Nicodemus, in order for you to know God, you will need a totally new language as well as perspective from how you have always thought about and experienced God.
Nicodemus, you cannot see this perspective on your own. No matter how much you think and reason. It has to come from God, because it is so radical you couldn’t think of it by yourself.
This understanding of the kingdom of God, is not about what happens in the future after you die, but rather it is about how you begin living now, it is a call to a fresh start today.
And by the way, this is a gift, it is grace, and it is from God.
A New Understanding, A New Way to Live
And if you have not guessed it yet, you and I are like Nicodemus in this story coming from darkness searching for more light.
Like Nicodemus, most of us here are respectful, seeking to honor, and to understand the teachings of Jesus.
For us, maybe we’ve been thinking that our faith, our beliefs, our creed, our prayers alone are what make us a part of the family of God.
We have thought that what we have believed in our heads and said with our mouths have made us a part of God’s kingdom.
And like Nicodemus, most of us are respectful, we honor, and want to understand who this Jesus was. And you and I can even say the personal, concise, clear words of our belief that Jesus is God’s only begotten Son and that we believe in him, therefore we will not perish. We believe we are safe, we believe we are saved, and we believe that is all there is.
But we would be wrong, dead wrong.
Jesus is calling us to something deeper than being safe or saved.
He calls us to something we cannot see by ourselves, it is called living by grace, a gift, and it is from God. It is a new way of seeing the world, and all the human family.
We have to confess we cannot see God’s kingdom with our own clever thinking, we cannot understand it on our own. And so we open ourselves to God. This is a first step, but it is not all the journey.
Jesus calls us to see the world like his beloved Father, the Creator of all life, who never gives up on the human family.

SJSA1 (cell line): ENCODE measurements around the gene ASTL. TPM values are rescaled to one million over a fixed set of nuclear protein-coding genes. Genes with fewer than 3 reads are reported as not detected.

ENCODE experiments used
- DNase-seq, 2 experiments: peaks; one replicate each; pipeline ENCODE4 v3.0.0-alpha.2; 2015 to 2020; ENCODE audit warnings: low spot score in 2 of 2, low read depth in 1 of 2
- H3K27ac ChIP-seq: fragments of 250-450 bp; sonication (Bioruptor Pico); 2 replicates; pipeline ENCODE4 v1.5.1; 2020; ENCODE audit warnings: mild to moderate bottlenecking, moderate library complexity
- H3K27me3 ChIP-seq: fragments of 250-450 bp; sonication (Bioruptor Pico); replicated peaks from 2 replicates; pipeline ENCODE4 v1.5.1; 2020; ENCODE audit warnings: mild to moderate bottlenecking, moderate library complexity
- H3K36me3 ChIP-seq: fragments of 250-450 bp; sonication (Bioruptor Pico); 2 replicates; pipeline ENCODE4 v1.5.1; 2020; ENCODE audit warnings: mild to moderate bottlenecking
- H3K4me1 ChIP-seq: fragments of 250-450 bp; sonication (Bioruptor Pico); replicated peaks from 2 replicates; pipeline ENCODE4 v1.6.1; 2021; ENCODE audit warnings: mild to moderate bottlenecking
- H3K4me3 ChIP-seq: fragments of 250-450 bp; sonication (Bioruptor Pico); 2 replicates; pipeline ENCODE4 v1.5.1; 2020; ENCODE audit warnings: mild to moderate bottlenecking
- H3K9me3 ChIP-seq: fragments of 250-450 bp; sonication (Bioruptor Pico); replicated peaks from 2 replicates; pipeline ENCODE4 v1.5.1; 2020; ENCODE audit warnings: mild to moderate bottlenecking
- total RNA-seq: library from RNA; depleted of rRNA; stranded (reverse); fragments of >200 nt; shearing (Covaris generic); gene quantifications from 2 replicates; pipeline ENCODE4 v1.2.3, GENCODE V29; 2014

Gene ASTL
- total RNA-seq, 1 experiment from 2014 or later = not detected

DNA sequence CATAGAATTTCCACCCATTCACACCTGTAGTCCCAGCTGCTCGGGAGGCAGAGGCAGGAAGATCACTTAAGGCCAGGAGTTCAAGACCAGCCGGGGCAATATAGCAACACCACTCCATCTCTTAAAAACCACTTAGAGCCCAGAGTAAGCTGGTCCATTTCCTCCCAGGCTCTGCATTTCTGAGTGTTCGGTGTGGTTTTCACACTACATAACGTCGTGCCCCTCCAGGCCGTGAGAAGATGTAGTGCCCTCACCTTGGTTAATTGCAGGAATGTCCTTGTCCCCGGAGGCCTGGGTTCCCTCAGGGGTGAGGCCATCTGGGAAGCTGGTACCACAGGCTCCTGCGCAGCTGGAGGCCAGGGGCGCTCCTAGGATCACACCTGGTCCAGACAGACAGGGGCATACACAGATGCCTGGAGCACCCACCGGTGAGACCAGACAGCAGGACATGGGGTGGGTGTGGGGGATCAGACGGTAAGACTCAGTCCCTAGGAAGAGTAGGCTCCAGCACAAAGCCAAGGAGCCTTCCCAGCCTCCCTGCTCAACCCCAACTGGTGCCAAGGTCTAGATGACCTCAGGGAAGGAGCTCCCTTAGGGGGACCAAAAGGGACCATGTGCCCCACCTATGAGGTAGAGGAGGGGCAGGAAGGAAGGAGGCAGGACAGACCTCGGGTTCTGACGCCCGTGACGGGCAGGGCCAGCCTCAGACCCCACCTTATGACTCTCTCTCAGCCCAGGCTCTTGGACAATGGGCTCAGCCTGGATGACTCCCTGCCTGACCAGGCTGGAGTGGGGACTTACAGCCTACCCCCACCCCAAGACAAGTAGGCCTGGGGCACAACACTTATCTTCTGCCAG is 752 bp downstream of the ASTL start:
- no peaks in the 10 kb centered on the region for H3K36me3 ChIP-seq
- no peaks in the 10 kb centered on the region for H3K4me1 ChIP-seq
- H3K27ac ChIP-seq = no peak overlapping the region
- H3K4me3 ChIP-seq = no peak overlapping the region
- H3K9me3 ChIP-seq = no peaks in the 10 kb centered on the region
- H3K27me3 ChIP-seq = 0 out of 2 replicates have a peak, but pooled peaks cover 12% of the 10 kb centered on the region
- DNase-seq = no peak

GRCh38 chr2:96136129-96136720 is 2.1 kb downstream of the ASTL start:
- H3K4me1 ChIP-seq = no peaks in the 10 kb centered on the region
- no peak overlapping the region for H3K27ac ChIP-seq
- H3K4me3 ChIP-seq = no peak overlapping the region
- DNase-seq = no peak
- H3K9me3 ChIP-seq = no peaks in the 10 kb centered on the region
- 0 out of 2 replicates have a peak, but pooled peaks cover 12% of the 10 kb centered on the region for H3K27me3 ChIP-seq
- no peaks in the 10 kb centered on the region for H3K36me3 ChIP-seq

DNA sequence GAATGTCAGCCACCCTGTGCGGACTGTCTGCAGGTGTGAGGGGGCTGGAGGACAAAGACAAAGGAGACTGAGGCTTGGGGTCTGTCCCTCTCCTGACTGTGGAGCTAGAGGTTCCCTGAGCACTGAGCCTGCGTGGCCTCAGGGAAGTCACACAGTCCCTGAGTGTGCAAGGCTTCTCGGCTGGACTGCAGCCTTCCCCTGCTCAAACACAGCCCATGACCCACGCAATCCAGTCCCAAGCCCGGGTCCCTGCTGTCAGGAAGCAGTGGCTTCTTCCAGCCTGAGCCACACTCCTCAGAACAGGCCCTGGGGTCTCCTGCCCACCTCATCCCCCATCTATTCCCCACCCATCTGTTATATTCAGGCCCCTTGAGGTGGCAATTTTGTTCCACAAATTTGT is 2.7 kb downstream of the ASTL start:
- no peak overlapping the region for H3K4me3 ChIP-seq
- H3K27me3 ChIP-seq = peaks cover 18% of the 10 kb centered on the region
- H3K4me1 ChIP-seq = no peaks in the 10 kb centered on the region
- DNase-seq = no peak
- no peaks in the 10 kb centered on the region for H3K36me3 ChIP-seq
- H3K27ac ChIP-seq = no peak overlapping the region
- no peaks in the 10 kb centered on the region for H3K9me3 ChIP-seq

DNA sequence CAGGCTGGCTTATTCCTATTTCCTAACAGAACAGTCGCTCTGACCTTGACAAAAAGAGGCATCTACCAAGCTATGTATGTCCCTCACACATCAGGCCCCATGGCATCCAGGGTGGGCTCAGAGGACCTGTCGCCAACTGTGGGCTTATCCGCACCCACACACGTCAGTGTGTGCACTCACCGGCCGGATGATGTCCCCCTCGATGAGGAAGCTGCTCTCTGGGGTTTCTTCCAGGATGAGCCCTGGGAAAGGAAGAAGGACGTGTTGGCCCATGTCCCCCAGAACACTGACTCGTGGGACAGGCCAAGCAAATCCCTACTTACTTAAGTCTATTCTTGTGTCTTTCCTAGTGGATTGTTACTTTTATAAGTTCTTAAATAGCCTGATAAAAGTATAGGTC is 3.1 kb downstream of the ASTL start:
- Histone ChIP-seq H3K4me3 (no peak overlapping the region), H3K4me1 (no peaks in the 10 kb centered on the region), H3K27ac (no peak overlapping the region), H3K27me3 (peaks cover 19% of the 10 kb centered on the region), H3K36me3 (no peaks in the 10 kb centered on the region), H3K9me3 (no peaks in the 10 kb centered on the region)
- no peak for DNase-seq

You see, we cannot be in right relationship with God if we are not in right relationship with others, and we cannot be in right relationship with others if we are not open to God.
Our Presiding Bishop Katherine Jefferts Schori said this about understanding John 3:16:
“When we insist that salvation depends on reciting a specific verbal formula about Jesus, that individualist focus is a form of idolatry, for it puts me and my words in the place that only God can occupy, at the center of existence, as the ground of all being.”
In other words, using this verse as a quick prayer and being done is like being in a spiritual womb and saying to the world, “I’m good, I don’t need to do anything else” while all the time God is wanting us to be born into the world as new people. All along we were thinking the spiritual womb is all there was, just being safe, or saved.
“No my child,” our beloved Creator says to us, “that is not all there is, there is a whole life to live in a new way and I am ready to do the hard, painful messy part of birthing you, of giving you new life. This is my gift to you.”
Only through the hands of the Great Physician can we be delivered, so that we see the world in a way that we could not have imagined before.
Be born anew, right now. That is the Great Physician’s call.
God calls us is to see all of the people in the world, red, and yellow, black and white, for we are all precious in God’s sight. Every single one of us. Regardless.
And like all births, it is a gift, it is grace, and it is from God.